By Andrew Segna, JD ‘12
Edited by Lee Welling
Video games have evolved from a niche hobby to an important mainstream form of entertainment and artistic expression in the United States. A May 2009 Ars Technica article stated that Americans are more likely to spend time playing video games then going to see a movie. Video games can now be considered a peer of music, movies, and television. As in these other industries, there has been a recent movement outside of big-budget and high-profile games. Small development teams with limited resources have begun producing unique games that push the boundaries of gameplay and story-telling. Current independent developers grew up on the personal computer (PC) and are familiar with its open nature, meaning that with the PC developers can have unfettered control over their products’ creation and distribution.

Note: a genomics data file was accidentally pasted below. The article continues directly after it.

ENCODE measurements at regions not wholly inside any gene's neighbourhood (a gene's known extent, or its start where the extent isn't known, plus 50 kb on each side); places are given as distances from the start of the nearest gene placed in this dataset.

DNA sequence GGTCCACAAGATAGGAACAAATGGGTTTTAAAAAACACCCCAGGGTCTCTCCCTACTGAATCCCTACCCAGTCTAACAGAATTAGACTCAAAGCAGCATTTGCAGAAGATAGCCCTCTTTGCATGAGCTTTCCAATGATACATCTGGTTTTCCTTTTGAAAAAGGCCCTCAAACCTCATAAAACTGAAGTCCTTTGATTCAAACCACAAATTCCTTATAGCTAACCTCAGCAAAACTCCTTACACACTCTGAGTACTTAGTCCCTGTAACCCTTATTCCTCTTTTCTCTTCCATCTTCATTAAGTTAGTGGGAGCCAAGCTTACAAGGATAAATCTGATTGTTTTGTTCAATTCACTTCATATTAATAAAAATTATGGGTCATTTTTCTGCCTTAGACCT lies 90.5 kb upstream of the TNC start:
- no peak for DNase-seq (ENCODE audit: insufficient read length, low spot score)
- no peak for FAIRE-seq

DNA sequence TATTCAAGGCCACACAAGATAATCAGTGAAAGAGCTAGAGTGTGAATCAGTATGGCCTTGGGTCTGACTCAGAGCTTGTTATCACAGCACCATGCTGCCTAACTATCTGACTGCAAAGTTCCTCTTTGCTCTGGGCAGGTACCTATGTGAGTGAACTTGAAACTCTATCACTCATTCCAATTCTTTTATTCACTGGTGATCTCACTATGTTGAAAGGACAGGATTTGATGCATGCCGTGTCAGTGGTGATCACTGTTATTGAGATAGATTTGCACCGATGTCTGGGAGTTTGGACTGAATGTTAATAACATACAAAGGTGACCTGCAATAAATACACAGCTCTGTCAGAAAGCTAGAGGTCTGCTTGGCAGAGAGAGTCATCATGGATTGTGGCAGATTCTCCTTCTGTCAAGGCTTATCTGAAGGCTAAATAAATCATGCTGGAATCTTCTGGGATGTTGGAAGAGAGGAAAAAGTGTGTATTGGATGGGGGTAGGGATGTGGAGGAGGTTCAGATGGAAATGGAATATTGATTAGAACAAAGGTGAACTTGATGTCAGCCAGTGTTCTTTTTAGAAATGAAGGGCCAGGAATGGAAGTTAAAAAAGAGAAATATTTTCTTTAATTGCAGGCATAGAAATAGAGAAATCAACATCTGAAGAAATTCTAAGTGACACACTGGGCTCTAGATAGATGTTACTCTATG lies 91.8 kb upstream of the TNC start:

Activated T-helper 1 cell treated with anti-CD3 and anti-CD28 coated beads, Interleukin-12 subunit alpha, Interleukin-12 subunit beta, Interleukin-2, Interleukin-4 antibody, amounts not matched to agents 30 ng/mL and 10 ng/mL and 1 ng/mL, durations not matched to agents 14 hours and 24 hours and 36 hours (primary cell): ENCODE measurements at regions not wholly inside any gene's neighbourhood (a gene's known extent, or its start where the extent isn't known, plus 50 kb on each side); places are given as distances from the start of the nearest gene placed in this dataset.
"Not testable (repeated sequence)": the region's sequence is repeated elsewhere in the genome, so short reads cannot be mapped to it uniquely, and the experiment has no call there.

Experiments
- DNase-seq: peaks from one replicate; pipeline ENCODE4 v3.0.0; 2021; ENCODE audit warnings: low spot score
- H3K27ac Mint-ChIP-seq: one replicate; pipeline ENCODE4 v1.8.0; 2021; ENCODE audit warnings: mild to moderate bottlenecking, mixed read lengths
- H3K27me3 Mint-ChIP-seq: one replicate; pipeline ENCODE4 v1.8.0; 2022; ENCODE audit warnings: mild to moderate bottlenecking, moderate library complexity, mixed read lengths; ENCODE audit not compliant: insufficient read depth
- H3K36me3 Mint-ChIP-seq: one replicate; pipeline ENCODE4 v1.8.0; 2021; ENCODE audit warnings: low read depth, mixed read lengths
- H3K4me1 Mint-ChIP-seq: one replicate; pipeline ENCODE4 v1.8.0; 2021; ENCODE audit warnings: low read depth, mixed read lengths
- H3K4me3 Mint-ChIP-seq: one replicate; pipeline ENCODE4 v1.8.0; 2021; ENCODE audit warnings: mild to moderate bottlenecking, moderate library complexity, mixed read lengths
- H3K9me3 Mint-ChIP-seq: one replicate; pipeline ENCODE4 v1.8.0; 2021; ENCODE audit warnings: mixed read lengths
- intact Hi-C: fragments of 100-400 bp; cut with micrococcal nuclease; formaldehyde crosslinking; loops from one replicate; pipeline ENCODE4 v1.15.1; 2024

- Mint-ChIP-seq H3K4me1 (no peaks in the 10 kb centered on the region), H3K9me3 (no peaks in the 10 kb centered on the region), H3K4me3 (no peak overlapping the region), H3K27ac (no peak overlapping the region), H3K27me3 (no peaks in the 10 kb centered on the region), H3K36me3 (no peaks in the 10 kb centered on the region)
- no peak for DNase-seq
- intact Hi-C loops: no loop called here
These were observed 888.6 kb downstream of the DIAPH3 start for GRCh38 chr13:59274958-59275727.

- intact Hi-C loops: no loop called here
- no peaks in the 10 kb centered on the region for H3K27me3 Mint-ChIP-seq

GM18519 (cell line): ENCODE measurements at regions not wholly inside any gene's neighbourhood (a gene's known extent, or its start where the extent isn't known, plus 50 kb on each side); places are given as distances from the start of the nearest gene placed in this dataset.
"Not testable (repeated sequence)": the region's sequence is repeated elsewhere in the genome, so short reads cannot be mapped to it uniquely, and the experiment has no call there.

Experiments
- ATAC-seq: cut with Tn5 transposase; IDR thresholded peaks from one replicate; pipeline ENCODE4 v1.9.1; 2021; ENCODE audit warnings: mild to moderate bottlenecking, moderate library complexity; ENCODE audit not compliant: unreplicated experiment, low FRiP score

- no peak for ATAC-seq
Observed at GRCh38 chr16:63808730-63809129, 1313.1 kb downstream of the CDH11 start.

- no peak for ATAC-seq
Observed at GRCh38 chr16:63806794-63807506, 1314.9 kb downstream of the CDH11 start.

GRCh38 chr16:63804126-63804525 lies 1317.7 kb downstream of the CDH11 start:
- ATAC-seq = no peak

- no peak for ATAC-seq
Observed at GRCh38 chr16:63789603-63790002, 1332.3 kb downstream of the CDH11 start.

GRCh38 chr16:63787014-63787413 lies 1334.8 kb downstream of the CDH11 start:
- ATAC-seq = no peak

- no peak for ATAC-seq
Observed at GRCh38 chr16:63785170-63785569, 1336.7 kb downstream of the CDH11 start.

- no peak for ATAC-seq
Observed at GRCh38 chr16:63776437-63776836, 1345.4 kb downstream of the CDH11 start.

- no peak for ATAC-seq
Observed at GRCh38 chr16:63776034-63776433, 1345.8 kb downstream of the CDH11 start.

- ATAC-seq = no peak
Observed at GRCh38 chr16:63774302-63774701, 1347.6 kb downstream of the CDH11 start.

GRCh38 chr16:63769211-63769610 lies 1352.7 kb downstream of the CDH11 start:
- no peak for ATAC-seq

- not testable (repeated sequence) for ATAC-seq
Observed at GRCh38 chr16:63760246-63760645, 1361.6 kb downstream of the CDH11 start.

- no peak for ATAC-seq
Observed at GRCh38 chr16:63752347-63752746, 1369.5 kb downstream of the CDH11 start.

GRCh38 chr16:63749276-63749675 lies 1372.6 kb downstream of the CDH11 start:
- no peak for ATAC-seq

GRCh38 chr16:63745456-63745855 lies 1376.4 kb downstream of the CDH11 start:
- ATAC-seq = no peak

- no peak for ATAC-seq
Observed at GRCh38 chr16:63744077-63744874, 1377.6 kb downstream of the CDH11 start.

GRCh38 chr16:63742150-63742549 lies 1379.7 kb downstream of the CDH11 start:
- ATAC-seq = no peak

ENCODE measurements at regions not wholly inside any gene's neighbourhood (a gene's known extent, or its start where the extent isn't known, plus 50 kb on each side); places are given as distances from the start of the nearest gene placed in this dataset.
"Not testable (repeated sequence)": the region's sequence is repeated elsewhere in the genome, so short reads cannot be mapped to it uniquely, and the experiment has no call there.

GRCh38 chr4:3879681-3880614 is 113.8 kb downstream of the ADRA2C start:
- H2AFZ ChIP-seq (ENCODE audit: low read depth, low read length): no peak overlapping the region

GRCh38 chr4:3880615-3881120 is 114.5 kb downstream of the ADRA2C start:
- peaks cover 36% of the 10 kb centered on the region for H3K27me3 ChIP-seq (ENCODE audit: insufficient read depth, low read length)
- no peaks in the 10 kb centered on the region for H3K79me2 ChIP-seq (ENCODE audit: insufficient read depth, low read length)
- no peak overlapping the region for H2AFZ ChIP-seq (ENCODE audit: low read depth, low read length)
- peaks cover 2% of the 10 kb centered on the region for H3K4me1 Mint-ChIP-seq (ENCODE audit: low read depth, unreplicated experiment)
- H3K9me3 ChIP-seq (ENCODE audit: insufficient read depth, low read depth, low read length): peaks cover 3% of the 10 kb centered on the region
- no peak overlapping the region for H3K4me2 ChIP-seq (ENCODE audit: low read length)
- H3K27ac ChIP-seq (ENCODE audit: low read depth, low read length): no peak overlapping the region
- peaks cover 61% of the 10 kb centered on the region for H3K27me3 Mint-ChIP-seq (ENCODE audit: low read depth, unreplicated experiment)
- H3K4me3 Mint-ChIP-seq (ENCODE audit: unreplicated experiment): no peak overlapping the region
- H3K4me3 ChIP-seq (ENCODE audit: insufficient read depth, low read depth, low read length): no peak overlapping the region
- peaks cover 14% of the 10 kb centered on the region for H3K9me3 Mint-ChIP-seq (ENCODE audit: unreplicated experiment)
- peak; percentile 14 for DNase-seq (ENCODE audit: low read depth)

This open nature is not without flaws, such as piracy. In response to these flaws, developers have begun moving to other platforms, most importantly the Xbox 360 and the iPhone. The popularity of these devices and their ease of use present an enormous opportunity for independent developers. The evolution of these platforms, however, also presents a significant impediment to the growth of independent games. The flawed free and restrictive natures of the Xbox 360 and the iPhone threaten the financial success of independent games. In contrast, Microsoft’s control over the Xbox 360 and Apple’s control over the iPhone enables these two platform holders to achieve their own goals. The interests of the platform holder and independent developers often do not align, which negatively impacts the latter entity. Independent developers are so intent on producing profitable games that they focus on surviving on the platform instead of changing its structure for the betterment of their peers. In order to overcome the harms of these platforms, this Comment will argue that a legal aid organization should guide independent developers in overcoming Microsoft’s and Apple’s status as repeat players in their respective platforms. (more…)